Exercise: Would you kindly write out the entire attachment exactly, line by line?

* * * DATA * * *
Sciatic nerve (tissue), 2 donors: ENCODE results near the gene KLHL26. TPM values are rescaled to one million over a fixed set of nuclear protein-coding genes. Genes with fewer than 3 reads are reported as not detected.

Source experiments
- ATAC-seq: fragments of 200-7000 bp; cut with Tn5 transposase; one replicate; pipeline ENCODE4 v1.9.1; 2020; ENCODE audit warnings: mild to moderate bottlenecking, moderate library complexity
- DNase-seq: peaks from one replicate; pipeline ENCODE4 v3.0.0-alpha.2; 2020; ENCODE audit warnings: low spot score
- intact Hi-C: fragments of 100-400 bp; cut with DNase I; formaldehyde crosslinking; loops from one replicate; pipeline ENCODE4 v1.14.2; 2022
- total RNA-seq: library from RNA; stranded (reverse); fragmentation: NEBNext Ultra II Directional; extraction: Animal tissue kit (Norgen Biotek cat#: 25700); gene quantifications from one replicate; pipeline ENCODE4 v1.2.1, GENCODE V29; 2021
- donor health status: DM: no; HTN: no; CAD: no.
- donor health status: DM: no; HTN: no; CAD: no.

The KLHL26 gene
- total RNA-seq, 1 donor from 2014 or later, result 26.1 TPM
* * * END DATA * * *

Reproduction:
Sciatic nerve (tissue), 2 donors: ENCODE results near the gene KLHL26. TPM values are rescaled to one million over a fixed set of nuclear protein-coding genes. Genes with fewer than 3 reads are reported as not detected.

Source experiments
- ATAC-seq: fragments of 200-7000 bp; cut with Tn5 transposase; one replicate; pipeline ENCODE4 v1.9.1; 2020; ENCODE audit warnings: mild to moderate bottlenecking, moderate library complexity
- DNase-seq: peaks from one replicate; pipeline ENCODE4 v3.0.0-alpha.2; 2020; ENCODE audit warnings: low spot score
- intact Hi-C: fragments of 100-400 bp; cut with DNase I; formaldehyde crosslinking; loops from one replicate; pipeline ENCODE4 v1.14.2; 2022
- total RNA-seq: library from RNA; stranded (reverse); fragmentation: NEBNext Ultra II Directional; extraction: Animal tissue kit (Norgen Biotek cat#: 25700); gene quantifications from one replicate; pipeline ENCODE4 v1.2.1, GENCODE V29; 2021
- donor health status: DM: no; HTN: no; CAD: no.
- donor health status: DM: no; HTN: no; CAD: no.

The KLHL26 gene
- total RNA-seq, 1 donor from 2014 or later, result 26.1 TPM